ML - Aspen Peak

Aspen Peak - 2016 - Issue 2 - Winter

Aspen Peak - Niche Media - Aspen living at its peak

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Page 143 of 187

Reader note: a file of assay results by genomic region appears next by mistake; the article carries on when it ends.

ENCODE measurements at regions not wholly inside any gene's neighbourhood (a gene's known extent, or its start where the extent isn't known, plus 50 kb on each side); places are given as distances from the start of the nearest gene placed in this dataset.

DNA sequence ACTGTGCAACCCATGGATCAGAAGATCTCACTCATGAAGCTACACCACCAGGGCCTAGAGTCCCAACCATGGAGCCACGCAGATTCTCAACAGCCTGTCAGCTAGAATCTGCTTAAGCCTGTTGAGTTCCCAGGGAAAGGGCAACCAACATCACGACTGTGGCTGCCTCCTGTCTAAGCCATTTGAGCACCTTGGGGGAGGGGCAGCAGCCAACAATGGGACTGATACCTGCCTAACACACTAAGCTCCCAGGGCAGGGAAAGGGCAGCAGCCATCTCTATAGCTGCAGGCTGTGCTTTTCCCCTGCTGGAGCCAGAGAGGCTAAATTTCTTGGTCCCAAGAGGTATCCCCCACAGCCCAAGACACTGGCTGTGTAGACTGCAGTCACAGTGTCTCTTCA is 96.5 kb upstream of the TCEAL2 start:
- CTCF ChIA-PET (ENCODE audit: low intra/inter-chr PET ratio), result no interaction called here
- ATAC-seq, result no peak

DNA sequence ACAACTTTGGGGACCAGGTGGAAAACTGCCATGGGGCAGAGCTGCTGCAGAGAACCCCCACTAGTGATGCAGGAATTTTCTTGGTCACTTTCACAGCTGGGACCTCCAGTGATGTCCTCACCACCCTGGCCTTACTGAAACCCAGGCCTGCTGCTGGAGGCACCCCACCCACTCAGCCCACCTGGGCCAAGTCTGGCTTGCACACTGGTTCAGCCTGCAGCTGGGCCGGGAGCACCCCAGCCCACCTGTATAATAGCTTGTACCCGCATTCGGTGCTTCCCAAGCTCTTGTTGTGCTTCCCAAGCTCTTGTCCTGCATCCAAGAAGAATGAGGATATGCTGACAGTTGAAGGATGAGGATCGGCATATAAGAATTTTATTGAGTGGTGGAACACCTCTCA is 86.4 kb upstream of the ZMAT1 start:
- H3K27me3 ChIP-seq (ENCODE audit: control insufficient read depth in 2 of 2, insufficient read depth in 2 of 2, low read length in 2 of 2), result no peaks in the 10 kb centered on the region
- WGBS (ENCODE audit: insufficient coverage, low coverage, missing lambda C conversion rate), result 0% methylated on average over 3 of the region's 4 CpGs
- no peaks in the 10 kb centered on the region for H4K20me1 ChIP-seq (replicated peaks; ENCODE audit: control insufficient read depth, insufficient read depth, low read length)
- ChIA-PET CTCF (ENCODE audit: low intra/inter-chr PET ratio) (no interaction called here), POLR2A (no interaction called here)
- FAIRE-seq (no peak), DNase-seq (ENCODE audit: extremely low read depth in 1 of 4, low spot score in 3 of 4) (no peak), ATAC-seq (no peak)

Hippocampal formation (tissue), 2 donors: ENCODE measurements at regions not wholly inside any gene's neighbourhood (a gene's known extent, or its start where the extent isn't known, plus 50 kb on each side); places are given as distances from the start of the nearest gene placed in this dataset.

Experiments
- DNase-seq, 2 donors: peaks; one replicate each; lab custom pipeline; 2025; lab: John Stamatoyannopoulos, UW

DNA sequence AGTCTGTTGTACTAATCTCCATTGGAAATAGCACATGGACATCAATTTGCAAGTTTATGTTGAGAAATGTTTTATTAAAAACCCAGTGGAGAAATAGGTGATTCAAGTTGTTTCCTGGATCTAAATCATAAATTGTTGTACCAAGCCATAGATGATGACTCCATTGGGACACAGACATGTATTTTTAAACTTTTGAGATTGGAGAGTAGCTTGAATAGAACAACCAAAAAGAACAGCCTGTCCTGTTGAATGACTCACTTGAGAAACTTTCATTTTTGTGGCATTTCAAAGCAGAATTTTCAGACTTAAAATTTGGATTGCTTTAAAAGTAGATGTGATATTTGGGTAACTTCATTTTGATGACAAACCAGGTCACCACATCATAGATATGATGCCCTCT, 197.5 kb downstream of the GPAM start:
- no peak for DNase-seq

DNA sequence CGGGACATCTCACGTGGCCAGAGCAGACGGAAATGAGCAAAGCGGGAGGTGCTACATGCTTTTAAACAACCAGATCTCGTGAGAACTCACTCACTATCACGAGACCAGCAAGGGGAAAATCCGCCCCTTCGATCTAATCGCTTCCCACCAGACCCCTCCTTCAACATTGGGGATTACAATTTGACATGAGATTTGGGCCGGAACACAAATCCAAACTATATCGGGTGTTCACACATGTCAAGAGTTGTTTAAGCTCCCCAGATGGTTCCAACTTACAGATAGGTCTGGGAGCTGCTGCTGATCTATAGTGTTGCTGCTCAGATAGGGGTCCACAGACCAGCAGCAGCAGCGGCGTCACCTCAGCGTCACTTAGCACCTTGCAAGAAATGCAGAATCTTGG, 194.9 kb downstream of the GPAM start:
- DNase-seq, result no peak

Tucked away: Surrounded by National Forest and BLM land, the 530-acre Inyanga Ranch encompasses a newly constructed residence and remodeled historic cabins, all with river frontage, pastures, and meadows, all protected by steep sandstone cliffs rising up to the Flat Tops Wilderness Area. PHOTOGRAPHY BY ROBERT MILLMAN spotted about the land. The Rosses are ready to part with their prized property, says Gardner- Marshall. After four years, they're moving onto another international project, and it's guaranteed they'll take a little piece of home with them.; . The Rocky Mountains may seem an unlikely place to channel the highlands of what's now Zimbabwe, but that's exactly where Stuart Ross saw potential to honor his Rhodesian roots. When he and his wife, Val, found a dilapidated, 530-acre parcel in Garfield County—sur- rounded by federally protected land on three sides—they "saw a diamond in the rough," according to listing broker Kelli Gardner- Marshall of Palladium Properties. Stuart grew up as a farmer in Africa and used that background, along with his Colorado State University degree in agronomy, to transform the property into a series of wetlands, ponds, pastures, and open spaces around a contemporary home designed by Jack Snow of RKD Architects. That was 2012, and now that the Rosses have restored the land, Inyanga Ranch is on the market for $23 million. "I've never seen a property so unique and pristine," says Gardner- Marshall. Abundant groundwater feeds the nine ponds and irrigates the land, creating a verdant and pristine oasis near the Flat Tops Wilderness between Glenwood Springs and Rifle. It's also a haven for wildlife, with bears, wild turkeys, and 75 resident elk regularly OUT OF AFRICA THE MAGNIFICENT INYANGA RANCH TRANSPORTS RESIDENTS FROM THE FLAT TOPS TO THE AFRICAN HIGHLANDS. BY CHRISTINE BENEDETTI 142  ASPENPEAK-MAGAZINE.COM SPACE LANDSC APE

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